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Traffic Inj Prev. 2007 Mar;8(1):35-8.

The effects of graduated driver licensing on hospitalization rates and charges for 16-and 17-year-olds in North Carolina.

Author information

1
Department of Maternal and Child Health, University of North Carolina, Chapel Hill, North Carolina 27599-7445, USA. lew_margolis@unc.edu

Abstract

OBJECTIVE:

To mitigate the high risk of motor vehicle crashes for young beginning drivers, over 40 states and the District of Columbia have implemented graduated driver licensing (GDL) systems that gradually and systematically ease teen drivers into higher risk driving conditions. Evaluations of GDL programs using motor vehicle crash data have demonstrated marked declines in crashes. The objective of this study is to examine the association between the implementation of the North Carolina GDL program and the rate of hospitalization, as well as hospital charges, for 16-and 17-year-old drivers.

METHODS:

Data were obtained from the North Carolina Hospital Discharge Database for the 26 months before and 46 months after the December 1, 1997, implementation of the GDL program. ARIMA interrupted time series analyses were used to model monthly hospitalization rates, controlling for the hospitalization rates of 25-to 54-year-old drivers. ARIMA analyses were also used to determine whether changes occurred in monthly total hospital charges.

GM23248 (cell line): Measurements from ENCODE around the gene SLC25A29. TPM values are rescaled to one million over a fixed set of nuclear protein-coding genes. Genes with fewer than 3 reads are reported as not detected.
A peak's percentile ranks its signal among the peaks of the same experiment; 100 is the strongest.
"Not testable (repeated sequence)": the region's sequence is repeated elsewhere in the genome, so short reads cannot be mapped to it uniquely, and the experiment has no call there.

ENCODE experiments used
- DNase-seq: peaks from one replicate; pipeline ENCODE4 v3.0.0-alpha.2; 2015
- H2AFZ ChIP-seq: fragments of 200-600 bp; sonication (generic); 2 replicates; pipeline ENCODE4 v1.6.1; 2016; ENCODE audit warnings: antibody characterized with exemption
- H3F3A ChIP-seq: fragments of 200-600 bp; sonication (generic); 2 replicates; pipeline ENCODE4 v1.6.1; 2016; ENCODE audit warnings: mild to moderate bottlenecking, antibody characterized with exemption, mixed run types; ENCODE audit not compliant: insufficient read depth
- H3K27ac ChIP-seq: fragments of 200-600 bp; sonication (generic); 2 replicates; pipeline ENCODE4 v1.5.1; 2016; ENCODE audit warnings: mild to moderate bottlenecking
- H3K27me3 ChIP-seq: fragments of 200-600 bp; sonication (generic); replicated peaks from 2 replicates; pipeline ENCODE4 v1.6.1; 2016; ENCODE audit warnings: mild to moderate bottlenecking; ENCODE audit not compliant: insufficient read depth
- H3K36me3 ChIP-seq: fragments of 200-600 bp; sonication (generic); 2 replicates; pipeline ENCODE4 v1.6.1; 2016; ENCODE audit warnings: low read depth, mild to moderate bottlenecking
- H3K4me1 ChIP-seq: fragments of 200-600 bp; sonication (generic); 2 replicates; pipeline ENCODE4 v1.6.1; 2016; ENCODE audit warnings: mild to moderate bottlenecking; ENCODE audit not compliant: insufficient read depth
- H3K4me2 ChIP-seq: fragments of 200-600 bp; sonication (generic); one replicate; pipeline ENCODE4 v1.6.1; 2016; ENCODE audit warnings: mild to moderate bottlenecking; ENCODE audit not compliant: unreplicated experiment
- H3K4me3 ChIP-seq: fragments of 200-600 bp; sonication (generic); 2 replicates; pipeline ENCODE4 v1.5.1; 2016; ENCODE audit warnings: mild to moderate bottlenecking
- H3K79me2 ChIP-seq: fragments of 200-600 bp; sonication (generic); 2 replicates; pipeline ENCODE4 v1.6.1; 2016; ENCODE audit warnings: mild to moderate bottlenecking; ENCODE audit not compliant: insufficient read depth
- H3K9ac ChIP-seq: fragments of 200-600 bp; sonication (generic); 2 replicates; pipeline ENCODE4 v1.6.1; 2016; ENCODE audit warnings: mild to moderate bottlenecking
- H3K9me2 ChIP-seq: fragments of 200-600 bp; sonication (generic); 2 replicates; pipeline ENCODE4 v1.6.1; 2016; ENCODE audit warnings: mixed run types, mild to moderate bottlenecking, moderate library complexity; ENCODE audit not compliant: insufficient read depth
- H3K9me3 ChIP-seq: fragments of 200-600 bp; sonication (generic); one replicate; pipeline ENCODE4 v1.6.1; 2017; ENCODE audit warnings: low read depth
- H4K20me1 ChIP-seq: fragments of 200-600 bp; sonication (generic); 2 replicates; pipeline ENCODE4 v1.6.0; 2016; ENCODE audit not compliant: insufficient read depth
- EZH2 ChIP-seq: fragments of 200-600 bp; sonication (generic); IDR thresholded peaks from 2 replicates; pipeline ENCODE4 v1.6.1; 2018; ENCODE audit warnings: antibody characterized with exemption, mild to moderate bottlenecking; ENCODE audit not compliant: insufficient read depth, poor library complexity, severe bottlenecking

RESULTS:

Among the 568 16-year-old hospitalized drivers, GDL was associated with a 36.5% decline in the hospitalization rate per population and a 31.2% decline in the total monthly driver hospitalization charges. Although a 12% reduction in the rate of hospitalizations was observed among the 615 17-year-old drivers, the analysis lacked sufficient power to be statistically reliable. No consistent change was observed in the 16-year-old driver total monthly hospital charges.

CONCLUSIONS:

The North Carolina GDL program was associated with a marked decline in the rate of hospitalizations and hospital charges for 16-year-old drivers. Following the implementation of GDL, over $650,000 in hospital charges have been averted each year for 16-year-old drivers. Analyses suggest these reductions were primarily the result of reduced exposure rather than an improvement in teen driving.

PMID:
17366334
DOI:
10.1080/15389580600863005
[Indexed for MEDLINE]

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